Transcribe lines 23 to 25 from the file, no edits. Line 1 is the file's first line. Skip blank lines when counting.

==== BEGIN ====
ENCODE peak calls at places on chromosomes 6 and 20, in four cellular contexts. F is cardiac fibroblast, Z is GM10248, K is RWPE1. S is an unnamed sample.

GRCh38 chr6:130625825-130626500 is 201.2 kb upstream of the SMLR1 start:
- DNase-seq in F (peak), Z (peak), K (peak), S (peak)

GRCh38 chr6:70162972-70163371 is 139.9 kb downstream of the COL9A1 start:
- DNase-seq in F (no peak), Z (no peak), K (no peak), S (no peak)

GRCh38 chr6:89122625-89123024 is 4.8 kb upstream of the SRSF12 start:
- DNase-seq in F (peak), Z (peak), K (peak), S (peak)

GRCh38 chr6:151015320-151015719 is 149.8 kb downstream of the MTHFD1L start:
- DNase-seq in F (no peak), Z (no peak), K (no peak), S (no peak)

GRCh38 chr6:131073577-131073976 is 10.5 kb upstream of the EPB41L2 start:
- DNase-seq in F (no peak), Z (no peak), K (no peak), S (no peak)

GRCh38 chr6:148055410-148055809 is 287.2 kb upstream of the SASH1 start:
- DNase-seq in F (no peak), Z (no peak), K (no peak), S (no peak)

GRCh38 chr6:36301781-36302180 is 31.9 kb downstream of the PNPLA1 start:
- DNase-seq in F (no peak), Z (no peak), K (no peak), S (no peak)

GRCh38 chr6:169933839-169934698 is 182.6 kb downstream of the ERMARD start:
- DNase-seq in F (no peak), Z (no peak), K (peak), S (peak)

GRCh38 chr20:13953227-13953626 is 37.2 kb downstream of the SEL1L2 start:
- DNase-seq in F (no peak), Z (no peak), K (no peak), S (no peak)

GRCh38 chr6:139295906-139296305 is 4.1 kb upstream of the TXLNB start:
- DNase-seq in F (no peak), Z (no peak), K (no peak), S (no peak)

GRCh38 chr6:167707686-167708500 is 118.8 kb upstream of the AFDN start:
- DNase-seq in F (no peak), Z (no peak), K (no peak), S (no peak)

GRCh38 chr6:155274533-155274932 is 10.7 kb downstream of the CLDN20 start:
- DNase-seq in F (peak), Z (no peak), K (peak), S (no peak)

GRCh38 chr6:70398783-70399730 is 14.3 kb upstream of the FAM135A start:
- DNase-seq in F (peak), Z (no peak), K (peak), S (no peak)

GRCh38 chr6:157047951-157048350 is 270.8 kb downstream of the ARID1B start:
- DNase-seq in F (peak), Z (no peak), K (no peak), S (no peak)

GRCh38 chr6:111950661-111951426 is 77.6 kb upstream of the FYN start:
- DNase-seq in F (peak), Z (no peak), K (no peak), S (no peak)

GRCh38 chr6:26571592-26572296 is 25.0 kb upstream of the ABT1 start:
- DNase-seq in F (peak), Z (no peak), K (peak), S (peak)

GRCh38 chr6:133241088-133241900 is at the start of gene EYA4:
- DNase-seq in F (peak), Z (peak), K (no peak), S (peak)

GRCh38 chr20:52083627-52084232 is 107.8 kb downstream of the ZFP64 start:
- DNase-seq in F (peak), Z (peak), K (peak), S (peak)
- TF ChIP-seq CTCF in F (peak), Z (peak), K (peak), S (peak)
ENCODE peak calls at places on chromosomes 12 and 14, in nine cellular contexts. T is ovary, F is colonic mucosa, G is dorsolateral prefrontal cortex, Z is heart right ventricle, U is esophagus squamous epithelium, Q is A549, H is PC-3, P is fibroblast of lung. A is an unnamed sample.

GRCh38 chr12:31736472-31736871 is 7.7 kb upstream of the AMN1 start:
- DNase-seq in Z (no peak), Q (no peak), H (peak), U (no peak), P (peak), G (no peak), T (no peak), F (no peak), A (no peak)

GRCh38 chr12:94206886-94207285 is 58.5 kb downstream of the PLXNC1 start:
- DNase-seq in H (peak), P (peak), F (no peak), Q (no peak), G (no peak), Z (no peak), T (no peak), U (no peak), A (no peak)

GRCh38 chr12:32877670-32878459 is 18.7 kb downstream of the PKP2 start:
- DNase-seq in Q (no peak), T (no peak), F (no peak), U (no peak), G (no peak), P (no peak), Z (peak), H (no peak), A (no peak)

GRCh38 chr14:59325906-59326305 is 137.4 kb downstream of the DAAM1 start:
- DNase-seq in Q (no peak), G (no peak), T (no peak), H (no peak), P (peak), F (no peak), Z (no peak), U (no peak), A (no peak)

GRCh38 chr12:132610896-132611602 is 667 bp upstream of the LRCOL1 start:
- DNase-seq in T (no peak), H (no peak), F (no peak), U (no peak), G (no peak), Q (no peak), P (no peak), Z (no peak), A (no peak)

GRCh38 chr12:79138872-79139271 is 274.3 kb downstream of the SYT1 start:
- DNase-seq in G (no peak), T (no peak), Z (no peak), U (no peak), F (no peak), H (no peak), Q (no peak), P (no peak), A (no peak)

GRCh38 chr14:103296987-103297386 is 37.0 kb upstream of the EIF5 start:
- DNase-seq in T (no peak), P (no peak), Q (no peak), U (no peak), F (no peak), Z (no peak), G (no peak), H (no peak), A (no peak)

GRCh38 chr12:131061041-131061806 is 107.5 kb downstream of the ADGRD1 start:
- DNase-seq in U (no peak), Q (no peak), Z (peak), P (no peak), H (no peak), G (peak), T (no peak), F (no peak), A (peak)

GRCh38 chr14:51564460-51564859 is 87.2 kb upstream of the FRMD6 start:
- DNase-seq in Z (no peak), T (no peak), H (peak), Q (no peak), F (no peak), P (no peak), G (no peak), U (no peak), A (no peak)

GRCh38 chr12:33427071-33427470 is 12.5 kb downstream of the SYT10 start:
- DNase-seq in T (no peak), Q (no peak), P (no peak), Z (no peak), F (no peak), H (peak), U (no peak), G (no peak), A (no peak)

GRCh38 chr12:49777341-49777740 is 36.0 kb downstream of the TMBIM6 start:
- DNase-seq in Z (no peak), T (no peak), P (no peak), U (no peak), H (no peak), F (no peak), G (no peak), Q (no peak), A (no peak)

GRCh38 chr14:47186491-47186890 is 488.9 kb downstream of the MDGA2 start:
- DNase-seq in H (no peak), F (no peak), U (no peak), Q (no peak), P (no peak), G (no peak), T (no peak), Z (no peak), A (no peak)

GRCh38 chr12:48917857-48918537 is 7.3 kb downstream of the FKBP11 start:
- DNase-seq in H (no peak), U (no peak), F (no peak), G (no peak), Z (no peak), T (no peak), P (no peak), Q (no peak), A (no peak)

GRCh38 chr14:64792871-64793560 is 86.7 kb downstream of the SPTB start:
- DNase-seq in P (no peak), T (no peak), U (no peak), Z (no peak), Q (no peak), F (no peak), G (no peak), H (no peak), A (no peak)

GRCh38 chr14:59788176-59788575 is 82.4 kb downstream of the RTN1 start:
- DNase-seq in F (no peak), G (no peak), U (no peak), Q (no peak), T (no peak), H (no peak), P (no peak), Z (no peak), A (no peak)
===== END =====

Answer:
- DNase-seq in F (no peak), Z (no peak), K (no peak), S (no peak)

GRCh38 chr6:155274533-155274932 is 10.7 kb downstream of the CLDN20 start:
- DNase-seq in F (peak), Z (no peak), K (peak), S (no peak)